A Thirst for Growth

For decades, Sierra Vista, Arizona, has pumped groundwater like there's no tomorrow. Now, to save the Southwest's last free-flowing river, the city's leaders must confront an age of limits.

  • 'Wildcat' subdivisions spread out from Sierra Vista. Many of the homes have unmetered private water wells

    Adriel Heisey
  • Birders at Sierra Vista's Environmental Operations Park, where wastewater is purified before it eventually seeps back into the aquifer

    Ed Honda
  • Port Huachuca near Sierra Vista, Arizona

    Diane Sylvain
  • A beaver dam on the San Pedro, where beavers were relocated starting in 1999

    ? Robin Silver
  • Center-pivot irrigation near the San Pedro River. The Nature Conservancy and Fort Huachuca have bought 900 acres of farmland and ended groundwater pumping there

    Adriel Heisey
  • At Fort Huachuca, workers construct a recharge basin that will capture runoff and allow it to percolate back into the San Pedro aquifer

    John Roberts photo, Fort Huachuca Environmental and Natureal Resources Division

Page 4

Recently, the partnership has started to discuss seeking state legislation allowing local governments to transfer development rights. That would allow Sierra Vista to move dense development away from the river to areas where water wells would have less short-term impact.

But the Sierra Vista city government rarely, if ever, turns down a major rezoning. One of its planning commissioners, Robert Caulfield, says the city attorney told commissioners that they lack the legal right to do so, as long as the rezoning matches the city’s comprehensive plan and meets all the codes. That’s an attitude sharply different from that of neighboring Pima County, home of Tucson, which denies or sharply modifies rezonings all the time.

"It’s their property," says Caulfield, a retired Army officer who moved to Sierra Vista in 1997. "As long as it complies with the code, if they want to go from 36,000 square feet per residence to 20,000 square feet, who are we to say you can’t do that?"

But retiree and neighborhood activist Stan Gardner believes the council has been too willing to accommodate developers, and the partnership too slow to take any action.

"I go to some of their meetings. I sit and listen and think, ‘Why in the world don’t they get something done instead of talking about it?’ " says Gardner, who moved here from Ohio two years ago, drawn by the area’s bird-watching. "They’ve been in meetings five years, but as far as I can tell they have accomplished hardly anything.’’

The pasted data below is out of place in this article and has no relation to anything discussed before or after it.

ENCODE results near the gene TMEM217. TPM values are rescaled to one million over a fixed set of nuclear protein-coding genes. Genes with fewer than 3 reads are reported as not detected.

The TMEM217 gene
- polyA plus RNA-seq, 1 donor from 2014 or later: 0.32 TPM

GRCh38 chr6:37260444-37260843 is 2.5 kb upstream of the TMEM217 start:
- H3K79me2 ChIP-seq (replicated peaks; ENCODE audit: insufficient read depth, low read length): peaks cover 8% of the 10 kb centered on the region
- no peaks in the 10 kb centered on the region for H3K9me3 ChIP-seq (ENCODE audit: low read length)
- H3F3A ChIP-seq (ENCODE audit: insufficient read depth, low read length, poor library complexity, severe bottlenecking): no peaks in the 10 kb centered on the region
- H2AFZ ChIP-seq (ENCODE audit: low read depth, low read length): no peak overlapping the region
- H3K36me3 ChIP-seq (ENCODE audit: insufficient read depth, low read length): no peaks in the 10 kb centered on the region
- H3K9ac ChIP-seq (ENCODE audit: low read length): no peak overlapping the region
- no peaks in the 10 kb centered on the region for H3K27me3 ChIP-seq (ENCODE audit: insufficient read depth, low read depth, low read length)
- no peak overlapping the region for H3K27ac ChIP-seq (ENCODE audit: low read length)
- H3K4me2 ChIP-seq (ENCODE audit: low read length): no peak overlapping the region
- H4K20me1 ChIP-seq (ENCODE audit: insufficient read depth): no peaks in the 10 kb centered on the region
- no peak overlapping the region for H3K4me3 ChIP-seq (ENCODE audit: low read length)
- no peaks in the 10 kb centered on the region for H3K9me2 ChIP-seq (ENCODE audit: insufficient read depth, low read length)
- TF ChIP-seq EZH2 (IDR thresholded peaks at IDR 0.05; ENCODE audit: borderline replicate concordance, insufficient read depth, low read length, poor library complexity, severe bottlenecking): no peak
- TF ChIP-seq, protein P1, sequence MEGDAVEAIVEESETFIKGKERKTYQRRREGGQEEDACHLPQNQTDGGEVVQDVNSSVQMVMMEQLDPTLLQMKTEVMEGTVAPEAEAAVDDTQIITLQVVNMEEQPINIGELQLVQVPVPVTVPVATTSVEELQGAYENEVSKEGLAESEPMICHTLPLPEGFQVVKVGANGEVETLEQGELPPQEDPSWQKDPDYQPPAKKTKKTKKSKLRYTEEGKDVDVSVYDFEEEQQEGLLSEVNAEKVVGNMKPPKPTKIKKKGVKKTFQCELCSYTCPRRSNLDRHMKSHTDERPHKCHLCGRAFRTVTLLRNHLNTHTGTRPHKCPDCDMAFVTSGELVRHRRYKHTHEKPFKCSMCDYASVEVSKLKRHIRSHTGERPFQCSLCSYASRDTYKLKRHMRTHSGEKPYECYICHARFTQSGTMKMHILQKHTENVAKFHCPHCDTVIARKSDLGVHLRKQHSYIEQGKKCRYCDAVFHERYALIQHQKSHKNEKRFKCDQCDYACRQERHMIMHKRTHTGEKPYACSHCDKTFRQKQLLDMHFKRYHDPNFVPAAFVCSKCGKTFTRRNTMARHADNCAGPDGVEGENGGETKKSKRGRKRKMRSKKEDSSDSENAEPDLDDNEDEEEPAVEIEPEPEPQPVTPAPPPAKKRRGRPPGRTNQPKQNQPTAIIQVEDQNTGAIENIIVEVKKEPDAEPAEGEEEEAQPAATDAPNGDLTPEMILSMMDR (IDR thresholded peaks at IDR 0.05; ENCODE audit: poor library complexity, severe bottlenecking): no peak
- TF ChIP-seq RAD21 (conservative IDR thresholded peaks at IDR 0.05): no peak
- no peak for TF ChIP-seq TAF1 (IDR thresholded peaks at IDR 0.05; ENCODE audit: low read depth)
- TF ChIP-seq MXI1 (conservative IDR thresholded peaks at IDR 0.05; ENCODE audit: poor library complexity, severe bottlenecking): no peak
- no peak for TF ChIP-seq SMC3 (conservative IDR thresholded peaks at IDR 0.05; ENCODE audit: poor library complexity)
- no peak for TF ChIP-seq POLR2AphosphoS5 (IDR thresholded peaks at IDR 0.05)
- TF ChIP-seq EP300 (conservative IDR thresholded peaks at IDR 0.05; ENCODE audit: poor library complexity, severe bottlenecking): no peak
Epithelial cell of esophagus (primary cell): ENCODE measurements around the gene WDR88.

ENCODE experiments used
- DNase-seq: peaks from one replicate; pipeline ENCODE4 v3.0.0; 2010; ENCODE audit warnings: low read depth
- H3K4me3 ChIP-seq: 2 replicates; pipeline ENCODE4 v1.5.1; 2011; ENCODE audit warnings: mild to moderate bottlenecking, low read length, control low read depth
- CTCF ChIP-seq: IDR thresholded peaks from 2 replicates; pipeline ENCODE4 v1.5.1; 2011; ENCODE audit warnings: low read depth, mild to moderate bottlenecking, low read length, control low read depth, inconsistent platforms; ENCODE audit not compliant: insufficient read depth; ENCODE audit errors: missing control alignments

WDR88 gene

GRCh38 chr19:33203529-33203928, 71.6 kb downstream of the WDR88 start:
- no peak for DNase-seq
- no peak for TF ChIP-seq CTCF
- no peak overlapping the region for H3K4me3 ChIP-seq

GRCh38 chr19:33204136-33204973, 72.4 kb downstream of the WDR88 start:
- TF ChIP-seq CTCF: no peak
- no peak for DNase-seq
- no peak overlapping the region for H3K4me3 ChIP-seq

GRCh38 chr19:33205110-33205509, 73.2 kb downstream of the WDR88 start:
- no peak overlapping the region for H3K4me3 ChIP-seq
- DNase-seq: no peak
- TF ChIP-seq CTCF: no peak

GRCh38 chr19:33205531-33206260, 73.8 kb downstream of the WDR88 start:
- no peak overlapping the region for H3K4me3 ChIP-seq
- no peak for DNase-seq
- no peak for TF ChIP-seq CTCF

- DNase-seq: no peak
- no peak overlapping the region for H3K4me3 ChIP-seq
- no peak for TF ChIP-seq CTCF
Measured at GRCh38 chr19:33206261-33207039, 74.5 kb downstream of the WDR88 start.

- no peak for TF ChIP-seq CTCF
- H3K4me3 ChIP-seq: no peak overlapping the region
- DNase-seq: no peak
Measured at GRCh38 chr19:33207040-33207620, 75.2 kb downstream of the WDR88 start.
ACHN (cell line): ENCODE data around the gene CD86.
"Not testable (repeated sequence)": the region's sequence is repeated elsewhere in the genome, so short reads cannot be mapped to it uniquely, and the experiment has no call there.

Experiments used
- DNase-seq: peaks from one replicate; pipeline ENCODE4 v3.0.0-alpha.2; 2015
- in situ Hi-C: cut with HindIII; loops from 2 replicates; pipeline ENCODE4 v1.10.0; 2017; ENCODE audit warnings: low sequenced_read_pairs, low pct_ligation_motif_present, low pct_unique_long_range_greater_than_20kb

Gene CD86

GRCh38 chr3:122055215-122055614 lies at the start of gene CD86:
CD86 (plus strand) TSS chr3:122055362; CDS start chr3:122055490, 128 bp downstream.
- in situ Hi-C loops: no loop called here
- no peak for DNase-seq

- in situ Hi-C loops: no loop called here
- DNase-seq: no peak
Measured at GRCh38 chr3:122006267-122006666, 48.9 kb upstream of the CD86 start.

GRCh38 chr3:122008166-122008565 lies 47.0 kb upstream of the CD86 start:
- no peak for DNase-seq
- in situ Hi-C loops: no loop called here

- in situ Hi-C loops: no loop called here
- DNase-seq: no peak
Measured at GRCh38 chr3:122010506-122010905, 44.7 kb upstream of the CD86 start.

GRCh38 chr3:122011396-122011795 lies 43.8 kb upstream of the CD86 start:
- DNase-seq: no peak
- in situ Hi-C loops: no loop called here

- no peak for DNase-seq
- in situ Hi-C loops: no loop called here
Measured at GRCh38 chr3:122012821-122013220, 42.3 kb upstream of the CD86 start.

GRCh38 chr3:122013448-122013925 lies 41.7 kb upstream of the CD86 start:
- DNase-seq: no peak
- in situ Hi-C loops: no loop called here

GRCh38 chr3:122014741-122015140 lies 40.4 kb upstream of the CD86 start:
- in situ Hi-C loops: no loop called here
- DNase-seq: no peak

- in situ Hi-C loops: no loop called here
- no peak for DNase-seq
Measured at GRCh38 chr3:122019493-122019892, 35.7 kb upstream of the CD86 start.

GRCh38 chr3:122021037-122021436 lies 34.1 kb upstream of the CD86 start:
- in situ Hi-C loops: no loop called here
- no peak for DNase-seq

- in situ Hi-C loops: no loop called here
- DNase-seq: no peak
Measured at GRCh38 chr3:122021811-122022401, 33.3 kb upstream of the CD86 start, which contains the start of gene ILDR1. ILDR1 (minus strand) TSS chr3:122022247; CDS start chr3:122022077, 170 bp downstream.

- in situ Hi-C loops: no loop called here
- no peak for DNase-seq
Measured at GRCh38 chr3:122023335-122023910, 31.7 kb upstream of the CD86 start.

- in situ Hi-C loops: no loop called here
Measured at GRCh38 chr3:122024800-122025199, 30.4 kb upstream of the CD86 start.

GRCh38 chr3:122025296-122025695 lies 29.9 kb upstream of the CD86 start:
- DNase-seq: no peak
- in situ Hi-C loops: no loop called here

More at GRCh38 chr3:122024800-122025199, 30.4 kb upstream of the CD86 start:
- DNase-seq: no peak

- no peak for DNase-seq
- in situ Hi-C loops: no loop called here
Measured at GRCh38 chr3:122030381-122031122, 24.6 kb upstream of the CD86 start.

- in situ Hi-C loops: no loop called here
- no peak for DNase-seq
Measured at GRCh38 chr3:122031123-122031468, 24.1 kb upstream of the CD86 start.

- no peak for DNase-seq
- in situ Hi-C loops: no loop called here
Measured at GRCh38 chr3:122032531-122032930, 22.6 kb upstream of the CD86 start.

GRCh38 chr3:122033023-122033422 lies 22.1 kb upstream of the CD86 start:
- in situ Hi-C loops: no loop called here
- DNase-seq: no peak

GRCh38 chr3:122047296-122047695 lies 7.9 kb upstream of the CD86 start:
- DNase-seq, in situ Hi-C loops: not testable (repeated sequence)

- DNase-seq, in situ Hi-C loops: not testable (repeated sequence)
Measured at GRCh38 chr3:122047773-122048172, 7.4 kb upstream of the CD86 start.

Command and control

Sierra Vista could save water, activists say: Gerrodette points to neighboring Fort Huachuca as an example. Since 1989, when legal pressure against the fort increased, its water use has dropped by more than half, to a little more than 1,500 acre-feet per year, even though the base’s population has stayed roughly the same, according to Gretchen Kent, the post’s National Environmental Policy Act coordinator.

Since 1994, post residents have been allowed to use outdoor sprinklers two nights a week, only in May and June. Any family that is cited three times — something that has never happened — may be kicked off the post by the base commander. New homes are equipped with low-flow toilets and refrigerated air conditioners that use less water than swamp coolers. The post has replaced 350 top-loading washing machines with water-saving front-loading models, and installed 400 waterless urinals. When 1.5 million square feet of World War II-era buildings were demolished, their entire water systems were turned off.

The difference between Fort Huachuca and Sierra Vista has not been lost on Army officials. In May 2003, the Army’s Washington, D.C., office wrote that "While Fort Huachuca has undertaken aggressive conservation measures, steadily reducing its water consumption since 1988, unrestrained growth in the civilian community has continued to aggravate the water deficit situation."

City and state water officials respond that they lack the Army’s authority, and that they can’t control water rates because private water companies provide the water. The state Corporation Commission doesn’t allow the companies to raise rates to force conservation. Higher rates could reduce the companies’ water sales, the state’s Whitmer says. "It’s not that private water companies are against conservation. They just can’t afford it," he says. The partnership is looking into pushing for legislation to set up a water-pricing scheme to encourage conservation.